With this post, I’d like to examine a couple aspects of reverse mortgages that receive little attention in the media, and from lenders: building code violations (and the resulting fines) and tax deductions. The latter is a plus, as it means the true cost of a reverse mortgage is actually lower than the stated cost. The former, however, is is a serious detriment, which could potentially lead to foreclosure.

Neither of these aspects is unique to reverse mortgages. The tax deductibility of mortgage interest is frequently cited by those within the industry as a great benefit, since it means your true cost of interest is lowered by your marginal tax rate. For example, if you pay 35% tax on your income, then the true amount of interest you pay on your mortgage is 35% less than the amount you pay the lender each month, with the difference “subsidized” by the government.

The same applies to reverse mortgages, although conceptually it’s a bit more complicated. That’s because reverse mortgages are often obtained by borrowers that have no intention of directly repaying them. Rather, the expectation is that the borrower’s heirs will handle the repayment after his death. Thus, it’s conceivable that no mortgage interest (or principal for that matter) is paid by the borrower, and hence no tax benefit can be realized.

Still, borrowers ought to be aware that their heirs can deduct the accrued mortgage interest when it ultimately repaid, perhaps after the house is sold. There are also complex estate planning strategies designed to maximize the benefit of the tax deduction. For example, the future heirs may wish to repay a certain amount of interest each year (prior to the loan being repaid) in order to spread the tax deductions over a longer time period of time.

Another option is to use a reverse mortgage to take out a special insurance plan, the proceeds of which will be received upon the death of the borrower. Assuming the insurance policy and reverse mortgage are congruent, this method will effectively turn an asset that would otherwise have been subject to estate taxes and make it un-taxable. Of course, these strategies are extremely complex and it’s recommended that your seek legal counsel, rather than proceed on your own.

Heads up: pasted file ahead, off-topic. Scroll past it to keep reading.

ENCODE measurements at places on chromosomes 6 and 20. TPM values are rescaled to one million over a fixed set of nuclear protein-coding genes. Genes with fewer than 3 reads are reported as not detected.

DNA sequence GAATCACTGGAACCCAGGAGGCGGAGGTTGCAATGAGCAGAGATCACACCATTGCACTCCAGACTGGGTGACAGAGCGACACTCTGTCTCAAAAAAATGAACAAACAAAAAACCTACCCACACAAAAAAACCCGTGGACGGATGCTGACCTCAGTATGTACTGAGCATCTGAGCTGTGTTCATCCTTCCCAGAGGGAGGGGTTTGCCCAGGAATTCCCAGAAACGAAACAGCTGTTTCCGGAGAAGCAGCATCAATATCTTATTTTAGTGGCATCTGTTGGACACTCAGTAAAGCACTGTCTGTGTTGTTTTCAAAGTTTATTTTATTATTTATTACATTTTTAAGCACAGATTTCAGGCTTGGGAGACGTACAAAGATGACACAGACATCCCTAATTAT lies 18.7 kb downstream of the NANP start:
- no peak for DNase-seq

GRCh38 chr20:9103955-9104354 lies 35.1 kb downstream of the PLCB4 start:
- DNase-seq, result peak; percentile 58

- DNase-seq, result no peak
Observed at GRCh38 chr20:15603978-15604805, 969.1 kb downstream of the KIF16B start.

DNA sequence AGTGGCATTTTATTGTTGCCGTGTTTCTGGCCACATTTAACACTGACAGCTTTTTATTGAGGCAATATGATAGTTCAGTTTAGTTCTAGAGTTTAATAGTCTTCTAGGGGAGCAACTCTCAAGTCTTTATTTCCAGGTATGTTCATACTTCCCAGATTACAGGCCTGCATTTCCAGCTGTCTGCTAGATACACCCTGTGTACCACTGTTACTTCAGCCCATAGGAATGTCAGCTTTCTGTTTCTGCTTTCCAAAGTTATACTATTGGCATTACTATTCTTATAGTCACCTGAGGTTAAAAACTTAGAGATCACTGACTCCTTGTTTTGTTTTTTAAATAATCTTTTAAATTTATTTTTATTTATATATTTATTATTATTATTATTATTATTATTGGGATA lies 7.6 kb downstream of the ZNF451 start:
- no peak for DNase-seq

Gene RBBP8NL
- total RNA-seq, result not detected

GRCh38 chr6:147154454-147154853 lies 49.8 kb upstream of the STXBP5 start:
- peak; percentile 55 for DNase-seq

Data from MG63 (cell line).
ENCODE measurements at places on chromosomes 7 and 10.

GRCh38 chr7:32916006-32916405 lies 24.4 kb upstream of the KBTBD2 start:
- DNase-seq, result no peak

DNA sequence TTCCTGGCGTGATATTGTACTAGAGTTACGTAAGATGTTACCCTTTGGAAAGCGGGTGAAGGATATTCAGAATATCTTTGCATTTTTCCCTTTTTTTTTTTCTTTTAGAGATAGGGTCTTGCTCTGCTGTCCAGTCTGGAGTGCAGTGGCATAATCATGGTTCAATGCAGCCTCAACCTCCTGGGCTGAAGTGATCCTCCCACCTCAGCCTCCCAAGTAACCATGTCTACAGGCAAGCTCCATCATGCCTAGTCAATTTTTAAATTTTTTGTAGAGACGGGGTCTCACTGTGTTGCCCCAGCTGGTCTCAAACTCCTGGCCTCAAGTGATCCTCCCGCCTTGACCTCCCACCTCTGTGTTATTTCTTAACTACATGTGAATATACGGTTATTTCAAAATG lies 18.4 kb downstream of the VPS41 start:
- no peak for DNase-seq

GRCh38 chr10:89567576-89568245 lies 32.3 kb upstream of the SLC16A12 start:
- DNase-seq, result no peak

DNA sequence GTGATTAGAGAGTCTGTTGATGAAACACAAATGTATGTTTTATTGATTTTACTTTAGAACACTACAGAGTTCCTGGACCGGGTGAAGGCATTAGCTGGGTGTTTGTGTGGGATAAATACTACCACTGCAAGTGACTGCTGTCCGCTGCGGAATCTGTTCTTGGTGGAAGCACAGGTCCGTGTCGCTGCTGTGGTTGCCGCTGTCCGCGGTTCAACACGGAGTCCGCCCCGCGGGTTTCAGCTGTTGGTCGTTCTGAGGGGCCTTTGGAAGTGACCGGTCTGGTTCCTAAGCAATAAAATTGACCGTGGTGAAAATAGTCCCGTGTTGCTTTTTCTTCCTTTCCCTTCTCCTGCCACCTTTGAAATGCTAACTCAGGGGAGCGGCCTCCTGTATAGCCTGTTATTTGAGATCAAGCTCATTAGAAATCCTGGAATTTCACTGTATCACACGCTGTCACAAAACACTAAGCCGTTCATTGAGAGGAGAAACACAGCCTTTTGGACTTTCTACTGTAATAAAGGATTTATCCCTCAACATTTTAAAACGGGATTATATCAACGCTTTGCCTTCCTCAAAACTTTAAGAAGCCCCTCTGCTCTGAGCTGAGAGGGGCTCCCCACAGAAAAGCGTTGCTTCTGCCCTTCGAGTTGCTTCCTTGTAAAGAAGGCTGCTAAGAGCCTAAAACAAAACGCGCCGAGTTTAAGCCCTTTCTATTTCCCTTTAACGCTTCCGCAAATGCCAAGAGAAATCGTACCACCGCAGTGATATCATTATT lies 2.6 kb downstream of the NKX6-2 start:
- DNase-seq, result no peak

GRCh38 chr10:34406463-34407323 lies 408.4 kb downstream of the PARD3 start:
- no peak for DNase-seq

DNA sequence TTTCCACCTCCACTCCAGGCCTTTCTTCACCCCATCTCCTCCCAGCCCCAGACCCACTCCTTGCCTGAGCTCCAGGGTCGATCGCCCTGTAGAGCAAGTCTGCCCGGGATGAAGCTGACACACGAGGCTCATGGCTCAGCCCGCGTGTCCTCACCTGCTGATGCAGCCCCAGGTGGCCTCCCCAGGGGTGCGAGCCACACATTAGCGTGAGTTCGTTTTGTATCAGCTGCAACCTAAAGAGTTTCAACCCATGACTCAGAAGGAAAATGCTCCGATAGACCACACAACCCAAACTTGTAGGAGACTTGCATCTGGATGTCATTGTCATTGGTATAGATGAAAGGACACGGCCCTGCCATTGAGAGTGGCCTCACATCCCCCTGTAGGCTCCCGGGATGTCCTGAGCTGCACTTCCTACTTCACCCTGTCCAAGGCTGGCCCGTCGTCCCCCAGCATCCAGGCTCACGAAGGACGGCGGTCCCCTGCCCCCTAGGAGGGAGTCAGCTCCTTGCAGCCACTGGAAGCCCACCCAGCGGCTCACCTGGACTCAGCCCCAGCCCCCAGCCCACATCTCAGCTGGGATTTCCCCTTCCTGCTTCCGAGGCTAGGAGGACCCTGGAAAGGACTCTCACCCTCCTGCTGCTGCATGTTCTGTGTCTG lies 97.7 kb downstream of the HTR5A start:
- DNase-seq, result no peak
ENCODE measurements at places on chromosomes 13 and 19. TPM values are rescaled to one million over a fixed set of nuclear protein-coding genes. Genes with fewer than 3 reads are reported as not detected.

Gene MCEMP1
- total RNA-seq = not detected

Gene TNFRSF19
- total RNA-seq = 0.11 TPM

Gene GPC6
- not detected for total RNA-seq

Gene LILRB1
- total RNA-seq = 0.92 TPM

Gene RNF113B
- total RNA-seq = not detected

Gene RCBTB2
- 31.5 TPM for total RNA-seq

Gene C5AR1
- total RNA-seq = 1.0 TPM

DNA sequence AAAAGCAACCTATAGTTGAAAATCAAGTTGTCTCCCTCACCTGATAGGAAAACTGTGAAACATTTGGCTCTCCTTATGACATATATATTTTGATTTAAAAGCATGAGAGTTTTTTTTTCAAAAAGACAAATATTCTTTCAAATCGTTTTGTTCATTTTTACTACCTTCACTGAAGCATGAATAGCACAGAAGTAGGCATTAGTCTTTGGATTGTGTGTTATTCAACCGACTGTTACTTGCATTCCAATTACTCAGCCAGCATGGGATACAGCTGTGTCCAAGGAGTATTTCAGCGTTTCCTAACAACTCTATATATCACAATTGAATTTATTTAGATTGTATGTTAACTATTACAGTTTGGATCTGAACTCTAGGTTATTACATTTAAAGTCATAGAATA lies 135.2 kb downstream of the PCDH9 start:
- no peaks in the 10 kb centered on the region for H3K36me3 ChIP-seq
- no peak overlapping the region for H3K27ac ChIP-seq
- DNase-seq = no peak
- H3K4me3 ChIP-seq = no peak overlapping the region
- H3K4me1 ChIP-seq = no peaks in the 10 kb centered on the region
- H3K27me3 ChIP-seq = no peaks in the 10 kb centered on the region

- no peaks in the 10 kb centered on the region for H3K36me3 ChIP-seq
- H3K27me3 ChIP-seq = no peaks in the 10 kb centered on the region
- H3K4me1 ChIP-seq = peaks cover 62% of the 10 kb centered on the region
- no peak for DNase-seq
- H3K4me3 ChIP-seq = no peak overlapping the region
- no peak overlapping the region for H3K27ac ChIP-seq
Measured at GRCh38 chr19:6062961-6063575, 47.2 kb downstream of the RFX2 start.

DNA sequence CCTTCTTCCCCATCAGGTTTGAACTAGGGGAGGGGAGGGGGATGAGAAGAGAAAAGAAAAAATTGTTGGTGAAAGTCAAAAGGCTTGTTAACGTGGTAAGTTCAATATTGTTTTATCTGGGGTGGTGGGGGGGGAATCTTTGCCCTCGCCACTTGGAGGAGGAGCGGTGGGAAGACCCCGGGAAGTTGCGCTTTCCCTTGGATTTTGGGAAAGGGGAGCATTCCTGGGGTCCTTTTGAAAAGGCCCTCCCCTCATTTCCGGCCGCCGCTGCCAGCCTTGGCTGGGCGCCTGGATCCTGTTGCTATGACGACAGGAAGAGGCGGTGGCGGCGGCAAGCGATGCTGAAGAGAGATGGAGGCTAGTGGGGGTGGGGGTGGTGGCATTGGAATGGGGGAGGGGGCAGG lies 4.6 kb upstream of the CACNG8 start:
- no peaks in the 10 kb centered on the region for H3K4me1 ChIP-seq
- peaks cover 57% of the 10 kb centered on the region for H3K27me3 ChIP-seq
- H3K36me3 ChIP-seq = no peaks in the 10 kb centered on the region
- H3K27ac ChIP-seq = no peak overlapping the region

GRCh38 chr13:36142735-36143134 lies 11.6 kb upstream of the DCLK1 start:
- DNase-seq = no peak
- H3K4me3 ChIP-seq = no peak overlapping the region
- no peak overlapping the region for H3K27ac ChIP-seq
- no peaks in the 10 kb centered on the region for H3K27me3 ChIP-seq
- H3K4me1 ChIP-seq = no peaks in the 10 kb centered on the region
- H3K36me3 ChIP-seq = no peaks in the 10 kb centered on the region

The other side of reverse mortgages that I want to explore in this post is the consequence of not maintaining the property that has been mortgaged. Again, just like with conventional mortgages, unpaid property taxes and/or unpaid fines resulting from maintenance violations can result in foreclosure. This is a potentially serious pitfall for seniors that either didn’t have much equity in their properties to begin with, and/or spent the balance of the reverse mortgage too quickly, without setting aside enough cash for maintenance and property taxes.

Reverse mortgage lenders love to point out that there is only one contingency that can result in the property being foreclosed upon. Unfortunately, this is a very serious contingency, especially when you consider that the product is designed for borrowers with precarious financial situations. If your home declines in value and/or the balance of the loan cannot be repaid, it is HUD (via its insurance arm) that is on the hook for the difference. If you don’t keep up with your taxes, or you rack up too many building code violations, the state could put a lien on your home and force an immediate sale of the property. This could leave with very little money for you to put towards a new place to live.

The importance of this consideration cannot be overstated. Make sure that prior to taking out a reverse mortgage that you have enough funds set aside to maintain the property as before. Otherwise, it may make sense to downsize into a more affordable home.

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